In the United States, approximately 700,000 women per year undergo hysterectomy. The risks of hysterectomy include bleeding, infection, changes in sexual function, and more serious operative complications including the risks of death in 1-2 per thousand procedures. Although hysterectomy is a health preserving, life saving operation in many cases, other options are often available which may provide excellent relief of symptoms previously treated by hysterectomy.
Hormone therapy consists of the use of estrogen/progestin medications, anti-estrogens (GnRH agonists), or oral contraceptives.
A new hormone-releasing IUD is available which has shown good results in controlling abnormal uterine bleeding. This IUD provides 5 years of therapy.
Minimally invasive surgery options include Laparoscopy (telescope placed through the belly button), Hysteroscopy (telescope through the cervix into the uterus), and Uterine Artery Embolization (using x-ray control to place small particles into blood vessels, thereby reducing the blood flow to the uterus).
Menstrual Pain present in women past the age of child bearing has been frequently treated by hysterectomy. The FDA has approved the use of oral contraceptives until menopause in women who do not use cigarettes. If treatment with oral contraceptives or anti-inflammatory drugs are not effective and a women wishes to avoid hysterectomy, she may elect a procedure called Presacral Neurectomy, performed by laparoscopy. During this procedure, the surgeon interrupts nerve fibers that carry pain signals from the uterus. This procedure leads to reduced menstrual pain in eight out of ten women.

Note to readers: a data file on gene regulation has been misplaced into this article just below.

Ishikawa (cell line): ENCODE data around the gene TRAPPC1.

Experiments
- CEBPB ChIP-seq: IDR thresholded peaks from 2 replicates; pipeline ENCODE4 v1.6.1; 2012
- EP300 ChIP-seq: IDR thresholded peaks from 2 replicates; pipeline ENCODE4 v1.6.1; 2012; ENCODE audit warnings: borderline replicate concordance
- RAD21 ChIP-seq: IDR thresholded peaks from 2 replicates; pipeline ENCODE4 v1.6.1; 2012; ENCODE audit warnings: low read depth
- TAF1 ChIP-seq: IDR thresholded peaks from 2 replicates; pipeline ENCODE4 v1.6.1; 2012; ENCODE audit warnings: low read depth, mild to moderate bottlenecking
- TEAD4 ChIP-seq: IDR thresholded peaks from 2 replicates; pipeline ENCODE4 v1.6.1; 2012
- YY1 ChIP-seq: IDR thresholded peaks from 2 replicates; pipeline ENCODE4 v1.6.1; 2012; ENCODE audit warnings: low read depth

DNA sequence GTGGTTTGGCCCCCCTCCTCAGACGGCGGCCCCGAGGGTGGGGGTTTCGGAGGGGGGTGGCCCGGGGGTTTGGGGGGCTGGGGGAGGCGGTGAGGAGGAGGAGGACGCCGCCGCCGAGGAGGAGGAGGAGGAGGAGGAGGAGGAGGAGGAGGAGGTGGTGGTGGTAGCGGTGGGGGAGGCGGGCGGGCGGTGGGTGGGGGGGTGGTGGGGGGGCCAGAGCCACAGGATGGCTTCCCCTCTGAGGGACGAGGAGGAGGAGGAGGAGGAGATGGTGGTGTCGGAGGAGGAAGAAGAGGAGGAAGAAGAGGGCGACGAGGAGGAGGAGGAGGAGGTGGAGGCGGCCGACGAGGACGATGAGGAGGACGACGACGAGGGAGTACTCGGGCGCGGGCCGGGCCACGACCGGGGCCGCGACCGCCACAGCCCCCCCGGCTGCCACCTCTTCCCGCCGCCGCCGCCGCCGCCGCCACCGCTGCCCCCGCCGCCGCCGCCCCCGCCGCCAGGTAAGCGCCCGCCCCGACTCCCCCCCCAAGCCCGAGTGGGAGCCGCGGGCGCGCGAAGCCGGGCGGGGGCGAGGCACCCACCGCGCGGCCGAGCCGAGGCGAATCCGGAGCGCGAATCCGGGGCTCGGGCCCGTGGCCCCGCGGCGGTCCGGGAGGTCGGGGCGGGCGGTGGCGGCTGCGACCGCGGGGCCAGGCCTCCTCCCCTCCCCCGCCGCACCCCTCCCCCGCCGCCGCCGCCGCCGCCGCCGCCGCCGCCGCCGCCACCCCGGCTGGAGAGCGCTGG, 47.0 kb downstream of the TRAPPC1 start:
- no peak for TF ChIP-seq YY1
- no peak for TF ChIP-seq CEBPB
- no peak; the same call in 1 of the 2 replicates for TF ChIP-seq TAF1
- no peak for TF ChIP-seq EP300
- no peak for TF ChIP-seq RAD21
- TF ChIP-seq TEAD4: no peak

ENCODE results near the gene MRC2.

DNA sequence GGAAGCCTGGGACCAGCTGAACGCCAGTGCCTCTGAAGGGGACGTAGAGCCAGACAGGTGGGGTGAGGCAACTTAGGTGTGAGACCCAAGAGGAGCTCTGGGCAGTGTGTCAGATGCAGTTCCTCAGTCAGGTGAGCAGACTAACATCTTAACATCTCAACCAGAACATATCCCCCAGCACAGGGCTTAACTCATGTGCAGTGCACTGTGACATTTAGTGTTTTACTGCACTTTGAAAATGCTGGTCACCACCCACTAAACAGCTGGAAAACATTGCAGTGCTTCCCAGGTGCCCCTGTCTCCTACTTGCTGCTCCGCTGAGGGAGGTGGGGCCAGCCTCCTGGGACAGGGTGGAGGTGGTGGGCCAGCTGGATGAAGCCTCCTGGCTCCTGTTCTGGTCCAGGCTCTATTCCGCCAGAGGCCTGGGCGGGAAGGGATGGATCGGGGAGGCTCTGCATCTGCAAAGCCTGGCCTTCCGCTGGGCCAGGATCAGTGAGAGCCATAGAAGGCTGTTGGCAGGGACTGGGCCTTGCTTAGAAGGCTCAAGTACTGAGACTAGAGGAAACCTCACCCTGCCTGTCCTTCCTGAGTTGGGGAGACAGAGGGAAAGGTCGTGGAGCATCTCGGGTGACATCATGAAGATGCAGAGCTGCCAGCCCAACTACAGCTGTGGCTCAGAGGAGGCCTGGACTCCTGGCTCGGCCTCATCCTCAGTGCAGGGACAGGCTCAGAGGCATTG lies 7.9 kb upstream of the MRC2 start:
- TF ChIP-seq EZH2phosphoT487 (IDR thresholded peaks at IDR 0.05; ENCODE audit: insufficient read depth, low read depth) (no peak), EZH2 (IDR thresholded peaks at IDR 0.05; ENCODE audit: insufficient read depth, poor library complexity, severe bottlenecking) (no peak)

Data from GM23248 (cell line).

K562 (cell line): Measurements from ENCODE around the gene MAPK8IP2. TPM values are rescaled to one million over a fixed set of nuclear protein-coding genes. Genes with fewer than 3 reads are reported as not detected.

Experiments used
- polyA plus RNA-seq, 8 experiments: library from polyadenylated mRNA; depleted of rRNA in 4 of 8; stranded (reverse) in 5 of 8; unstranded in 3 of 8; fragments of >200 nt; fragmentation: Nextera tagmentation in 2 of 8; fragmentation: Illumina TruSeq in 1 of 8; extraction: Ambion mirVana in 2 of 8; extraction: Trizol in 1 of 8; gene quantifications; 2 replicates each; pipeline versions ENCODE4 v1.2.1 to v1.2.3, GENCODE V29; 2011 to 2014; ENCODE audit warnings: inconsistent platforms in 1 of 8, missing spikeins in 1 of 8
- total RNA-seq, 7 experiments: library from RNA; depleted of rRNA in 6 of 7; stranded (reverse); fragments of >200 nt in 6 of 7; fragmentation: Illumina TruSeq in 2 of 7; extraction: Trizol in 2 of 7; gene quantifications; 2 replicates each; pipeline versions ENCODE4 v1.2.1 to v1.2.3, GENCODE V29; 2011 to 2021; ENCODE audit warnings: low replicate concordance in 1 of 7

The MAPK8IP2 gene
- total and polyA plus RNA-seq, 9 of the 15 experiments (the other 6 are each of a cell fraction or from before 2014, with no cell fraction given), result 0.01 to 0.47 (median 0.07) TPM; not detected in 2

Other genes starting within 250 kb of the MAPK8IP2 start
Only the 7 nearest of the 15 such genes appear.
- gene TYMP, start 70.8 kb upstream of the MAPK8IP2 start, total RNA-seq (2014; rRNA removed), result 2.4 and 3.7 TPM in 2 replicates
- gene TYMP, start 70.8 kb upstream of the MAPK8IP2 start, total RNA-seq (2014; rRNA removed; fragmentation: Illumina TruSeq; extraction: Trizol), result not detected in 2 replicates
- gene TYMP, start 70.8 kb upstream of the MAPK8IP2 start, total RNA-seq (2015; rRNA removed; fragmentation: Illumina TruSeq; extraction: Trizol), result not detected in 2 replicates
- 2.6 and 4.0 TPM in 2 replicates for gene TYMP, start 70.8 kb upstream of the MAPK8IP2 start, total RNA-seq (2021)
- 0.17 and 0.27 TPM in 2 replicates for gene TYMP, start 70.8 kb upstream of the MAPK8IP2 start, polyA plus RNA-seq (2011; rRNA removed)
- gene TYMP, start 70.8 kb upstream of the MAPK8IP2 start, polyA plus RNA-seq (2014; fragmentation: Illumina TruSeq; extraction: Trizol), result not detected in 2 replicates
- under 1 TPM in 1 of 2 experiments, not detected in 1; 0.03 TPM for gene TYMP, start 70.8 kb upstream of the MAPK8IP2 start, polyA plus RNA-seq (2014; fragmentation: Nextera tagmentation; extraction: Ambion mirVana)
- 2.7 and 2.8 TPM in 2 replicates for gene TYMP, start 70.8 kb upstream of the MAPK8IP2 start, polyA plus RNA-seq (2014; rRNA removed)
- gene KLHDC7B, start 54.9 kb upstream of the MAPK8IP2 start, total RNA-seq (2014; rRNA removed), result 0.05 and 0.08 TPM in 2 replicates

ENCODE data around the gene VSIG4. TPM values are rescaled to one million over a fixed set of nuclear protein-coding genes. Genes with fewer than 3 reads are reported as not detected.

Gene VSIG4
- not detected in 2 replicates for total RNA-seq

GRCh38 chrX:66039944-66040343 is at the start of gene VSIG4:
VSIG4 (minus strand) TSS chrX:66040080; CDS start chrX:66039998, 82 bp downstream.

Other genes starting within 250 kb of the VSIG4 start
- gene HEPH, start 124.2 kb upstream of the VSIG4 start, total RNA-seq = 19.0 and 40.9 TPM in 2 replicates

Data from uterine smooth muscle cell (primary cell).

Hysteroscopy allows a clear view of the lining of the uterus to evaluate abnormal uterine bleeding. If heavy bleeding does not respond to the use of hormone therapy, the treating physician may offer a procedure called Endometrial Ablation. During this procedure, the surgeon cauterizes the lining of the uterus, reducing or eliminating menstrual flow in about eight out of ten women.
Symptoms of Uterine Fibroids, pelvic pain, pain with menses, or heavy bleeding may also be treated by using birth control pills. After menopause, fibroids usually shrink and are not a problem. Fibroids become malignant in only one out of 1000 cases and, therefore, the risks of surgery outweigh the risks of observation, unless symptoms are present. Myomectomy is the removal of fibroids without performing a hysterectomy, using open surgery, laparoscopy, or hysteroscopy, depending on the location of the fibroids. Fibroids recur in 15-30 cases out of each 100 cases treated by Myomectomy. Radiologists and Gynecologists, working together as a team, offer Uterine Artery Embolization in selected cases to shrink fibroids and avoid other surgical treatment.